Fukushima Daiichi Nuclear Power Plant Okuma Photo: DigitalGlobe’s Firstwatch Imagery Report
The mixed oxide fuel rods used in the compromised number three reactor at the Fukushima Daiichi complex contain enough plutonium to threaten public health with the possibility of inhalation of airborne plutonium particles. The compromised fuel rods supplied to the Tokyo Electric Company by the French firm AREVA.
Continue reading MOX fuel rods used in Japanese Nuclear Reactor present multiple dangers
New research show that workers exposed to toxic airborne chemicals following the 9/11 attacks on the World Trade Center in New York City, two years after the exposure, had a decreased ability to detect odors and irritants.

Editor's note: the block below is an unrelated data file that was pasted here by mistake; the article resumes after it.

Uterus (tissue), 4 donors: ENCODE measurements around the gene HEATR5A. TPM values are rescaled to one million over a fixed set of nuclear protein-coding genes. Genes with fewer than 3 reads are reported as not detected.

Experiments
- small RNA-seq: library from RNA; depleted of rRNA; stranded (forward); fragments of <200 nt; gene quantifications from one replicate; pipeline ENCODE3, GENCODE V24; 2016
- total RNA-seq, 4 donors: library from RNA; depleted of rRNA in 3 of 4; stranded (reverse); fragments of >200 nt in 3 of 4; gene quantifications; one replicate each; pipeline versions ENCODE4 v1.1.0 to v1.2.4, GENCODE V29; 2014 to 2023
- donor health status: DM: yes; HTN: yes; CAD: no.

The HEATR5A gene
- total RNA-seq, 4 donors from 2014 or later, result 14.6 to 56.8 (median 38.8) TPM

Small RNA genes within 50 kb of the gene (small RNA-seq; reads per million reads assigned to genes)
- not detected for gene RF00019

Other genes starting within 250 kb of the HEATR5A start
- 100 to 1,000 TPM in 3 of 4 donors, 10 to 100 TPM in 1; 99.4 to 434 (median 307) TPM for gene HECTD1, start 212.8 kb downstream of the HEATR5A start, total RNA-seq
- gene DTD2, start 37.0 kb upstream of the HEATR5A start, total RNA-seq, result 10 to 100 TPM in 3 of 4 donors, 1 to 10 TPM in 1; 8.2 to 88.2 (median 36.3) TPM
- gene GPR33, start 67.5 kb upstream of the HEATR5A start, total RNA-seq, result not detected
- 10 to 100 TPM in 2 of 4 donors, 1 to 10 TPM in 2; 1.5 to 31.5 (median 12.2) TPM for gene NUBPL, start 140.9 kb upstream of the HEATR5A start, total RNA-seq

Pamela Dalton, PhD, MPH, who is the lead author of the study, explained the significance saying that, "The sensory system that detects irritants is the first line of defense to protect the lungs against airborne toxic chemicals. The loss of the ability of the nose to respond to a strong irritant means that the reflexes that protect the lungs from toxic exposures will not be triggered."
Almost none of the people tested were aware that their ability to detect odors and irritants was compromised.
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Continue reading Science Daily: Long-Lasting Sensory Loss in World Trade Center Workers from Airborne Toxins After 9/11 Attacks